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Interview : Redefining Spatial Identity

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How is space a core element of a holistic branding strategy? How can spatial design reflect and empower your brand identity? Olivier Caluwier, founder of 5AM, and Carine Aussems, Studio Director, share their vision of a global physical experience that goes way beyond interior decoration trends.

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For more than a decade, 5AM has been redefining spatial identity. What our your approach different?

Olivier: First and foremost, it’s essential to understand that for us, spatial identity is not just interior design. We favour a global vision that encompasses a whole range of elements, including sometimes going as far as sound and smell, for example. We work in a holistic way, so we start by creating a framework, based on the brand’s identity, that allows us to build consistent storytelling.

When we talk about spatial branding, we are not just talking about enclosed spaces, but more generally about everything that covers our physical and sensory experience. We're sitting here on the banks of the Schelde for this interview, in the open air but in a defined space. The choice of wooden beams to create a resting point, their volume, the floor covering... all this is part of a concept and tells a story.

Carine: Our association with SKINN is in that regard very profitable. We can really tackle all aspects of the brand. We of course also work independently – many clients have already established a branding strategy – but the combined strengths of 5AM and SKINN lead to strong concepts. When everything is aligned, the framework is even more relevant, with an even wider range of emotions and surprises at our disposal.

It is all about telling stories, does that mean that the branding elements must be present in every corner of the space?

Carine: Quite the opposite. The translation of the core concept and of the framework can never be too obvious or too prominent. An excess of stimuli is counterproductive, people need to be able to experience emotions without being overwhelmed. Every detail must be thought through, but not everything needs to be put on the same level.

Olivier: A typical mistake would be to put the logo everywhere or to repeat the colour codes literally in every corner. The translation of the branding into a spatial identity must be done differently, with more subtlety. We refine, taking away everything that doesn’t belong to the concept, without necessarily being minimalist. A working space or a store have a longer lifespan than a visit card or even a logo, it’s also important to leave room for further branding evolutions.

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Modularity is an important part of the spatial identity?

Olivier: It is indeed. For the same reasons of lifespan that I mentioned. We designed the spatial identity of Filou & Friends – a Belgian chain of children's clothing shops – following that philosophy, with a system of furniture that can be adjusted within the brand identity, not only to each location but also over time. After seven years, the concept is still fully functional and has yet evolved.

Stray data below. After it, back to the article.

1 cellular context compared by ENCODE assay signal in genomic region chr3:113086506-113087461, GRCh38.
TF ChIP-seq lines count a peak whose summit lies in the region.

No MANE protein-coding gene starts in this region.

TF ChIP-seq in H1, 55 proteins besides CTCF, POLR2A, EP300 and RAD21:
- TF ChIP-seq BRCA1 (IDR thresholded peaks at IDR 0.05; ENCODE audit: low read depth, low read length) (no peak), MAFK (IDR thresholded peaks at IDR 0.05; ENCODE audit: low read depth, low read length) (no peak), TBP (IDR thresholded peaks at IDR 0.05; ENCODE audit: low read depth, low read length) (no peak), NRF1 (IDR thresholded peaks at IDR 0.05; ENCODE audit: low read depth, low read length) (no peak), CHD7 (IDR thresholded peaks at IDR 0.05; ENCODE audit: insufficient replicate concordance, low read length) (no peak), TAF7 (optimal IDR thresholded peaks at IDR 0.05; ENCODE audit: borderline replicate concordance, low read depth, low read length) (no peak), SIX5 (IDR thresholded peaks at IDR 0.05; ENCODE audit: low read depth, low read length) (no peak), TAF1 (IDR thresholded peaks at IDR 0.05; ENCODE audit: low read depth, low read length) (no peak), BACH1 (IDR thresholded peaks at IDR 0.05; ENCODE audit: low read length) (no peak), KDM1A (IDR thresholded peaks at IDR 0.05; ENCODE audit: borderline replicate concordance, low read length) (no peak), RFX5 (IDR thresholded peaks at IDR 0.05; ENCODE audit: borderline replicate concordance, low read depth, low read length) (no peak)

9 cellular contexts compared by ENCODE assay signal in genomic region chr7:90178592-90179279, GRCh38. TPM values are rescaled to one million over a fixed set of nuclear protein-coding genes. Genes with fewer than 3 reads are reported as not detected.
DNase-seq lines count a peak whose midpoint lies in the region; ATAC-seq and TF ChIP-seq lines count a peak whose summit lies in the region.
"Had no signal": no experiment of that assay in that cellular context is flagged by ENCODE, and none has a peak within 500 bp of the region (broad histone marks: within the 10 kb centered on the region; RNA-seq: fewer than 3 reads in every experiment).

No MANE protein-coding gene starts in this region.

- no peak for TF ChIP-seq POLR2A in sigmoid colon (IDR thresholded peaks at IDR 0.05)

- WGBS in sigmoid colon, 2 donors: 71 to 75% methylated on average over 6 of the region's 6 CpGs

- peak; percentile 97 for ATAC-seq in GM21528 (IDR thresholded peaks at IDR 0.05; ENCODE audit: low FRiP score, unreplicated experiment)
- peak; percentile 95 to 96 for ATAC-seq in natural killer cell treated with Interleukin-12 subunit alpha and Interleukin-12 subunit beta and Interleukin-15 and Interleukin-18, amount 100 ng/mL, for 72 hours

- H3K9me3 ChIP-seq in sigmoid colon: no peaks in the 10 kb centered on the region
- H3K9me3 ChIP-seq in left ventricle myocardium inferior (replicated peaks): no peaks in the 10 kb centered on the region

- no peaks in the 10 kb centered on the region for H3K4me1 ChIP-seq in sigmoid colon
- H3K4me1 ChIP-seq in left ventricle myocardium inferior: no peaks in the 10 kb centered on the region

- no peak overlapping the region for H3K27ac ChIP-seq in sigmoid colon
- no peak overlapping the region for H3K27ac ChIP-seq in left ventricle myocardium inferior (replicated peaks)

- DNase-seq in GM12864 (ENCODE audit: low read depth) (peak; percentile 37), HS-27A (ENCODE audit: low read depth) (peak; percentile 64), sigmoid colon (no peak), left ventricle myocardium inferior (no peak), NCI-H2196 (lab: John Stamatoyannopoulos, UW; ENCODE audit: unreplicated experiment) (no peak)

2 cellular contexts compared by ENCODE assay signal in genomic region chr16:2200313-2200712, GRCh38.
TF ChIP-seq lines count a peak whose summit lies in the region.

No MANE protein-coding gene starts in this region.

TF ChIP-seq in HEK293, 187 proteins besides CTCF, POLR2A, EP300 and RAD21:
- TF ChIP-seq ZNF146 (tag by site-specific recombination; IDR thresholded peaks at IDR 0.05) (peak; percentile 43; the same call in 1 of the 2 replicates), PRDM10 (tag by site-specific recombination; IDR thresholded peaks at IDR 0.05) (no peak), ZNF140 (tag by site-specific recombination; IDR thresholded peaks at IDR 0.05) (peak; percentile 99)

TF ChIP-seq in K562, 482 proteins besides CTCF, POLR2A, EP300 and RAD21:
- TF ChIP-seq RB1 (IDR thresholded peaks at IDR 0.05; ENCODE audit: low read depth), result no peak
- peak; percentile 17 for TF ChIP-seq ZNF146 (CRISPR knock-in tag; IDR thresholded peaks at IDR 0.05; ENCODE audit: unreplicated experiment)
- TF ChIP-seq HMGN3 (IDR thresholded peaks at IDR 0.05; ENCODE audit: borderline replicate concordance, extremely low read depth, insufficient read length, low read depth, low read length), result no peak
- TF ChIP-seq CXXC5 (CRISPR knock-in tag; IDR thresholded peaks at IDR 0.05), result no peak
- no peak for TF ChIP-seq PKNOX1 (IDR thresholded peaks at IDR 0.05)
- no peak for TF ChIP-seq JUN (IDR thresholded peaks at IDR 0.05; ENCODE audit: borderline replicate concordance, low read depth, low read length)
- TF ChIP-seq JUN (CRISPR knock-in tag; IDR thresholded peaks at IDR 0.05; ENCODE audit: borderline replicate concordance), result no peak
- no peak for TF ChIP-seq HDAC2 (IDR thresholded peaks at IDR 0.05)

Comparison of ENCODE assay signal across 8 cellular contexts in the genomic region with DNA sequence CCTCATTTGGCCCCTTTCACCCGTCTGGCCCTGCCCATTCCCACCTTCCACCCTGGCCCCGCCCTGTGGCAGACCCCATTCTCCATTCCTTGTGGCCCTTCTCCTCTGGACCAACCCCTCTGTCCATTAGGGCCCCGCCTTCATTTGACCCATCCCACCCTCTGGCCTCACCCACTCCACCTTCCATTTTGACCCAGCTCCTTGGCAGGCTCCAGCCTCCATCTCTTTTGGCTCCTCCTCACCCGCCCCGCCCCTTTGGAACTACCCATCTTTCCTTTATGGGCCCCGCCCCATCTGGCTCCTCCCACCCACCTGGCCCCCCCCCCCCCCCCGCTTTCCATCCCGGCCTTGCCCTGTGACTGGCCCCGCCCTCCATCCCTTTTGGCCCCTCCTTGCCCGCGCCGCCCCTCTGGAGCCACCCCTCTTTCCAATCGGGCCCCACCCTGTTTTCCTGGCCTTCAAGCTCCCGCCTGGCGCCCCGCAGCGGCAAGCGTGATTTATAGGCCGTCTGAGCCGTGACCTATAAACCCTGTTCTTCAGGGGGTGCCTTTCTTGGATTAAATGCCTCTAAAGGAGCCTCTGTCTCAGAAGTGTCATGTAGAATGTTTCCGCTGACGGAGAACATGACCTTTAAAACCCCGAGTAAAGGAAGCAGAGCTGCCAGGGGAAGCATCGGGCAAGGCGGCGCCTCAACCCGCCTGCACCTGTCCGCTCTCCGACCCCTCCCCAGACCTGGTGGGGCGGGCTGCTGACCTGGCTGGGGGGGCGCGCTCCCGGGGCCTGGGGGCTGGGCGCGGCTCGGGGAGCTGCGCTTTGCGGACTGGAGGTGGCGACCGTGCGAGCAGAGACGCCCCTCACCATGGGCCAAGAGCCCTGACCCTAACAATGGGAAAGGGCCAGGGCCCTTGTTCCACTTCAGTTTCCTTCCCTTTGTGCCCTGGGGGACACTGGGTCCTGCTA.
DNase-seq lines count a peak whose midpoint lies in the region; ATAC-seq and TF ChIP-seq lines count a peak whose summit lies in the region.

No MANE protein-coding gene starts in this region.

Carine: Budget-wise, it’s not conceivable for brands to fully renovate their spaces every time they rethink their branding strategy. We dedicate a big part of our creativity to making our concepts time resilient. So, we try not to let ourselves be guided by trends and we avoid lapsing into feature design.

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Should every spatial concept convey a more positive energy or emotion?

Olivier: You obviously don’t expect to experience the same emotions in a funeral home, a store, a restaurant, or an office. A working space will have to convey creativity, a store might need to bring a feeling of comfort or be kids friendly, a funeral home will offer an ambiance of rest and serenity…

Carine: It’s not about positive or negative, it’s all about coherence. Each person will experience a space differently, but everyone should get something unique from it, something directly linked to the brand identity. In collaboration with SKINN, we recently created the spatial identity for Frydate, a new take on the typical Belgian ‘frietkot’.Rethinking such an iconic space, with all its codes and deep roots in the local culture, was a big challenge. The key was to create a home feeling and to encourage clients to stay longer, and to change the perception people have of a fast-food joint, without making it too exclusive.

Olivier: Frydate’s branding is very colourful; we chose to tune that down in the spatial concept to leave room for future evolution. We put the focus on materials that convey that homey feeling, and we added a series of nods to the brand identity, with a touch of humour. The result is an inviting space, at the same time familiar and surprising. A tribute to Belgian fries’ culture in an innovative envelop. It embodies what spatial identity should always be: a total experience.

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Keynote about spatial identity

Stijn Geeraets, Business & Concept developer at 5AM, shares an in inspiring keynote about how spatial design shapes our behaviour. You can book his talk 'Unpacking spatial identity' for your event.

Contact us here!